The factors related to both 7-day and 30-day mortality were ICU requirement (p=0.0001 and p=0.0001), chronic liver disease (p=0.039 and p=0.005), corticosteroid usage (p=0.0001 and p=0.0001), previous antibiotic usage (p=0.004 and 0.013), multiple antibiotic usage (p=0.002 and 0.020), having liver (p=0.002 and p=0.001) or renal dysfunction (p=0.0001 and p=0.001). Therefore, advanced 7-day mortality was higher in older age (p=0.023), and 30-day mortality was higher in CVC-related candidemia (p=0.014). In addition, patients who received total parenteral nutrition had higher 30-day mortality (53.7% vs. 42.1%), and the mortality rate of second episodes was higher (58.3% vs. 43.4%); however, differences were not statistically significant (p=0.056 and p=0.161, respectively). Factors related to 7-day and 30-day mortality are shown in Table 3.
The epidemiology of candidemia varies from country to country, from center to center, and even within the same center over time (6-9). We found that the incidence of candidemia episodes was 2.8 per 1000 admissions and 5.68 per 10,000 inpatient days in our center between January 2015 and December 2020. These rates were higher than our center’s 2007-2014 results, which were 1.23 episodes per 1000 admissions and 3.29 per 10,000 inpatient days (6). Similar increases have been reported in Turkey and other countries throughout the years.
For instance, studies reported that the incidence of candidemia episodes increased from 0.21 to 0.51 in Australia (10, 11), from 0.2-0.38 to 0.83 in European countries (6, 12), from 0.74 to 1.2-1.3 in Brazil (13, 14), and only in three years from 0.47 to 0.69 in Croatia (15). Although there has been a global rise throughout the years, our rates are still higher than the whole incidence (6, 12). For Turkey, different studies have reported an incidence between 0.2 and 1.8 per 1000 admissions (16-18). In Koehler et al.’s hospital-based meta-analysis in Europe, the estimated overall pooled incidence rate (IR) of candidemia was reported to be 0.83 per 1000 admissions per year, varied from 0.17 in Finland to 2.19 in Portugal. We assumed that the high incidence in our center was due to the high number of immunosuppressive patients, such as cancer patients, and the high frequency and duration of intensive care hospitalization of these patients. Unfortunately, antibiotic consumption rates were still higher than in other countries, as previously reported by our center (19).
The shift in the causative species of Candida was the second significant finding. The most often isolated strain remained C. albicans, although this frequency dropped from 54.6% to 41.8%. That change was in line with recent studies (8). C. glabrata (22.2%), C. parapsilosis (8.4%), and C. tropicalis (8%) were the top three non-albicans Candida strains in our study. These rates are similar to Korean studies and North American data from the SENTRY surveillance study (20, 21) but different from other Turkey data (22). Shifting from C. albicans to non-albicans Candida is associated with antifungal resistance, treatment failure, recurrent episodes of candidemia, and increased mortality globally (8, 21, 23). C. glabrata, more frequent in critically ill patients, has been associated in multiple studies with higher fatality rates and antifungal resistance. In line with other studies, we observed C. glabrata candidemia most commonly in ICU, with significantly higher levels of azole resistance. Fatality rates exceeded 50%, but this difference was not statistically significant.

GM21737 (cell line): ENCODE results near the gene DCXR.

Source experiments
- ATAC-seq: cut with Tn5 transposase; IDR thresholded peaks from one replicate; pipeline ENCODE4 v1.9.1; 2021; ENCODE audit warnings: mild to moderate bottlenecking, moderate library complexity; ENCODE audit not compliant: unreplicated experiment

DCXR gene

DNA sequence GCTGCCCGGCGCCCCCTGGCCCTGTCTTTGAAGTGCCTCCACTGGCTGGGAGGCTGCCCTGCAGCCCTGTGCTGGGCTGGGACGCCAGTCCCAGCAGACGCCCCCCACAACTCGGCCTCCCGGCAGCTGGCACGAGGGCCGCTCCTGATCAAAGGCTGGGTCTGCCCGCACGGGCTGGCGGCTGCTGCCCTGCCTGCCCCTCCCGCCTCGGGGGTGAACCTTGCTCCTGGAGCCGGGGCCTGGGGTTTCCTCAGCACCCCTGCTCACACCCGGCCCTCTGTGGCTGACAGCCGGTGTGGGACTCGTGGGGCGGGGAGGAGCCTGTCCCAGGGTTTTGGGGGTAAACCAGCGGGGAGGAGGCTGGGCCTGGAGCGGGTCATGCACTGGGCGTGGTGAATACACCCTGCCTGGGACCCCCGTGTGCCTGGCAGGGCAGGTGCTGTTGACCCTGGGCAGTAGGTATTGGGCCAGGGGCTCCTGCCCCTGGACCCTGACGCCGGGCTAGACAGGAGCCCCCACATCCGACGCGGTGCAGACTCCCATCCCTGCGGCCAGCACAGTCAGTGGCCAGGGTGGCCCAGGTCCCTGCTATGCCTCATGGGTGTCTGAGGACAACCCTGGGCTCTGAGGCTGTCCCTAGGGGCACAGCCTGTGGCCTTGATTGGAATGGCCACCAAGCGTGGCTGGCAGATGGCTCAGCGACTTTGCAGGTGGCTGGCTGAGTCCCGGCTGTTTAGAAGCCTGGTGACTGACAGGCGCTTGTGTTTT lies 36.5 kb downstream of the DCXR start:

Many studies described CVC presence, TPN, long hospitalization period and broad-spectrum antibiotic usage as the main risk factors (3, 24). In our study, CVC utilization and TPN rates were both high (91.3% and 47.3%, respectively), and the median length of ICU stay was 17 (8 to 15) days. Almost 90% of the patients had received wide-range antimicrobial therapy in the last 30 days, and more than 50% had received multiple antibiotics. Catheter removal was achieved only in 52% of cases. All of these factors might have caused high candidemia rates in our center.
In this study, although infectious diseases consultation was made in 90% of the patients with candidemia, ophthalmoscopic examination, and echocardiographic evaluation could be performed in only half of the patients. Recent studies have demonstrated a favorable impact on the course of candidemia and mortality using bundles containing standard approaches for diagnosis, follow-up, and treatments when performed under the supervision of an infectious disease specialist. Infectious disease consultation may provide updated information about the local epidemiology and resistance patterns, appropriate antifungal management, standard ophthalmoscopic and echocardiographic evaluations, early source control (such as removal of catheters), and regular patient follow-up (25, 26). Ophthalmoscopic and echocardiographic evaluations are important components of these bundles because, according to numerous studies, ocular and cardiac involvement of Candida infection is strongly linked to mortality (25, 27, 28). In our study, half of the patients with retinitis/ endophthalmitis died. However, there was no correlation between retinitis/ endophthalmitis and mortality. In one study, because endophtalmic involvements are rare and usually associated with a good outcome, it was stated that routinely performed ocular assessment might not be necessary for every patient with candidemia (29). However, in many studies, the benefits of early endophthalmitis diagnosis are related to better outcomes (25, 30). Like endophthalmitis, there was no significant difference between endocarditis and its absence. It might be due to the limited numbers. Another factor is that practically all patients who had an echocardiographic evaluation had only one examination, which increases the risk of missing the diagnosis because there is no control evaluation.
Our study has some limitations. The main limitations are the lack of antifungal susceptibility results and the small number of participants. In addition, the impact of empirical antifungal therapy on outcomes could not be evaluated. Larger cohorts are needed to evaluate the effects of a multidisciplinary approach and bundle implementations on the development of candidemia and related mortality.
In conclusion, candidemia bundle applications would be effective strategies for providing an effective antifungal stewardship program because of the life-threatening complications such as endocarditis, high mortality rates, and increased healthcare costs. Furthermore, our study shows that even consultation with infectious disease specialists seems insufficient to reduce the incidence of candidemia and mortality rates. Therefore, comprehensive candidemia bundles may improve patients’ outcomes.